In spite of the uncertainty and sometimes chaos of the last year, Adjunct Professor Dr. Jessica Summerfield says her days on-call are characterized by an efficient, unwavering routine.
She wakes up at 5:00 a.m.; breakfast is always coffee and two eggs. After driving to Windsor Regional Hospital - Ouellette Campus, she pulls into her regular parking spot and carefully puts on the layers of necessary protective equipment. The ritual continues with the daily screening upon entering the hospital, and a careful disinfection of the surfaces in her office.
As a COVID-19 frontline physician in the midst of a two-week on-call stretch, Dr. Summerfield makes her way through her list of patients; completing rounds, updating families and reviewing new admissions. While the rate of new infections is slowly beginning to relent, the volume in the hospital remains high.
“I’m coping as best I can, and I’m grateful for a supportive family and fantastic colleagues. Morale has actually been pretty good, even in times like this there is a real sense of collegiality, like we are in it together.”
This strong sense of commitment to her colleagues sent Dr. Summerfield rushing back from a family trip to Disney World just one year ago.
“When we left, the virus was on our radar but not a real threat. While I was there, colleagues were telling me that things were getting much more serious.”
Her colleague, Dr. Marguerite Chevalier, Chief of Family Medicine, was tasked with establishing the COVID-19 assessment centre at the hospital. Dr. Summerfield made the difficult decision to leave her family in Florida, ultimately spending three months apart from her husband and children to volunteer in the assessment centre.
While eventually stepping back from the centre to assume more clinical commitments on the front-lines of treating COVID-19 patients during the past year, Dr. Summerfield also had the opportunity to take on her first significant leadership role.
Although she admits she’d never considered herself as someone who would be in the media spotlight, becoming the President of the Essex County Medical Society provided her with the opportunity and obligation to advocate for local physicians. She’s written reflection pieces for the WE SPARK Health Institute and the Ontario Medical Association, and has been profiled by local news outlets including the Windsor Star and CTV Windsor.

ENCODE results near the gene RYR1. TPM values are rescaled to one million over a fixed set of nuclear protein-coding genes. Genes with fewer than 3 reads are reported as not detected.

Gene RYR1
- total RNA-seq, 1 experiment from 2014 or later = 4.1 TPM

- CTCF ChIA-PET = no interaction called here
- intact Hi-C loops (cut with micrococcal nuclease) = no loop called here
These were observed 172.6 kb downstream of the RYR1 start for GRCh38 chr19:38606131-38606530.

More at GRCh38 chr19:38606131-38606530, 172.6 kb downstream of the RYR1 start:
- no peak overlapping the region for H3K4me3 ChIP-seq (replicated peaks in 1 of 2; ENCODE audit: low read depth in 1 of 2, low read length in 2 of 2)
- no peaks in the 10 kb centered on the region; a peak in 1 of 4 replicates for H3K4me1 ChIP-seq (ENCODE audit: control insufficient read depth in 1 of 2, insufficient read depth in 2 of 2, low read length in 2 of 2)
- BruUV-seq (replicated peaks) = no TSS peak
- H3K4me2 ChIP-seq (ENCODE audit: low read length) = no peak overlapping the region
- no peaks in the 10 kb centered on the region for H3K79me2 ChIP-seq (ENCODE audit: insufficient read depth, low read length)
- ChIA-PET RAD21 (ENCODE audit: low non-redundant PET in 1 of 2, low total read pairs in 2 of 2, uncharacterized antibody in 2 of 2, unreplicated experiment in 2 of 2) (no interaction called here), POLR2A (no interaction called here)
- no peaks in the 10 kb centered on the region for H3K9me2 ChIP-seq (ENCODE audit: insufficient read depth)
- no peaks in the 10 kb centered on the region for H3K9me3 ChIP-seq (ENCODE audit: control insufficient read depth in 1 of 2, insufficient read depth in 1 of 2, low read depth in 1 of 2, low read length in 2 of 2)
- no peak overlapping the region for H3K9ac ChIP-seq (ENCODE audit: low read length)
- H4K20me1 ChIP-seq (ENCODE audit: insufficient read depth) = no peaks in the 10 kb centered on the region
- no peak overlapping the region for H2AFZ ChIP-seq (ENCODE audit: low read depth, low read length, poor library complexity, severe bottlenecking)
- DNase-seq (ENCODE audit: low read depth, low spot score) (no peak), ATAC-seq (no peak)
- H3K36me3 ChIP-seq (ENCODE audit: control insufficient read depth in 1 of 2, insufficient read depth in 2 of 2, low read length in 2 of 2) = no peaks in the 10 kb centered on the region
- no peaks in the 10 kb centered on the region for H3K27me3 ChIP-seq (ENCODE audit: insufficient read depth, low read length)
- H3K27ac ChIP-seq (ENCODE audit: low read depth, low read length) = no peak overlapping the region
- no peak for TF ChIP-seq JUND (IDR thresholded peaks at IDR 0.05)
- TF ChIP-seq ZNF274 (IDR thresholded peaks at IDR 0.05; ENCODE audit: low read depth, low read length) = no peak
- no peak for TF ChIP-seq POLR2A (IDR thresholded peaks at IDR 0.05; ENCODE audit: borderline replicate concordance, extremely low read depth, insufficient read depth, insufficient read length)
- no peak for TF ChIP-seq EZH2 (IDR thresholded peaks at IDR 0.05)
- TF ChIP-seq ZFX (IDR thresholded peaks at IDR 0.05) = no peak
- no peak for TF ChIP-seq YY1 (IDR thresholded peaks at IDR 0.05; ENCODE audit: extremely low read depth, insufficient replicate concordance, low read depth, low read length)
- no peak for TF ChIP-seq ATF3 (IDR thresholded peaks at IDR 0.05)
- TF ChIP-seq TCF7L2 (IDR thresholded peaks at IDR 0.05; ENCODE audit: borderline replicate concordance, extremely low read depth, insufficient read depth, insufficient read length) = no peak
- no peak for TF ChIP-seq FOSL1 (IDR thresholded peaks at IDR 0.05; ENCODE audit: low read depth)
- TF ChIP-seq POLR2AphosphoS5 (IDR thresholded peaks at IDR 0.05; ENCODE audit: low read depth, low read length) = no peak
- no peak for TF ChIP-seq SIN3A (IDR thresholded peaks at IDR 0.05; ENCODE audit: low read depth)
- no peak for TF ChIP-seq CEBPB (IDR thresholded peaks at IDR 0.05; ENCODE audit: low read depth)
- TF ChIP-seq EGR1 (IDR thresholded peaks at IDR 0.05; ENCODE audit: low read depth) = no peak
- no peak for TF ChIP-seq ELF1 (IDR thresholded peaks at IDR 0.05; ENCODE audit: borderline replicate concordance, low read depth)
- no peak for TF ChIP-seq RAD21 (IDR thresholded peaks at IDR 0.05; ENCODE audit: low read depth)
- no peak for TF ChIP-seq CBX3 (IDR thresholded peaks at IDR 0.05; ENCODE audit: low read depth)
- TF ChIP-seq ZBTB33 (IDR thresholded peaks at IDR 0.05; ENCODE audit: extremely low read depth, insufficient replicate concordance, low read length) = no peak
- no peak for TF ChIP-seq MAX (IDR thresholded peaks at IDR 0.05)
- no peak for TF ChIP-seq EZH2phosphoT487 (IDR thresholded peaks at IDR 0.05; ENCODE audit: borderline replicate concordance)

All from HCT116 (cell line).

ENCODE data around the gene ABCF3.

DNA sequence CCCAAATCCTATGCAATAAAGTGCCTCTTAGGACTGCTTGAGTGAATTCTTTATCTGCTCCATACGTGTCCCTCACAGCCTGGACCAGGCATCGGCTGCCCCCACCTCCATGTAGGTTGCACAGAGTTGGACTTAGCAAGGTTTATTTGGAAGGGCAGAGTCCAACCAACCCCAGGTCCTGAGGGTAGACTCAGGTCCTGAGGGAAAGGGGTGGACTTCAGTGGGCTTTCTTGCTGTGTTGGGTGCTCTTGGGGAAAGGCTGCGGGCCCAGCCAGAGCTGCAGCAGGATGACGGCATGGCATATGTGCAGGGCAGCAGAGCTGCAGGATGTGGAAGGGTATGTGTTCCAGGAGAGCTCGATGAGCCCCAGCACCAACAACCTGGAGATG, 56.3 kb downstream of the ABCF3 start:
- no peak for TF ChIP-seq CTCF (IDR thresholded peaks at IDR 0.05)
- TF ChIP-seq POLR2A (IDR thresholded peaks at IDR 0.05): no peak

“I wanted to speak up about different experiences that I have been going through. I wanted to give local physicians a voice, and explain what it’s like to be a front-line physician during these times.”
As someone who completed her own residency training in Family Medicine at the Schulich Medicine – Windsor Campus, Dr. Summerfield says it’s also been a pleasure to continue teaching students and residents this past year.
“I just love their enthusiasm; they give me so much energy so it’s nice to have them around,” she said.
Despite the challenges associated with teaching patient care amid strict safety restrictions, Dr. Summerfield hopes students and residents will also stand to gain from entering medicine at such a unique point in time.
“Their infection control practices will be much improved, since they have been taught to be hypervigilant about their PPE; I hope as a result we will have less instances of infection, and they will be more aware of the risk of occupational exposure.”
Although her work on the frontlines has been relentless, Dr. Summerfield has reason to remain hopeful. A recent source of relief has been the addition of a third admitting team.
“One of two less calls a night just eases the burden like you would not imagine,” she said.
Another is the promise of a mass vaccination campaign.
“We have been focusing all of our energy thus far on diagnosing and treating COVID-19 patients, so now we have to continue to do that while also rolling out the vaccination process,” she explained. “But this change in dynamic is very energizing to me, we are finally getting on the other side of this pandemic.”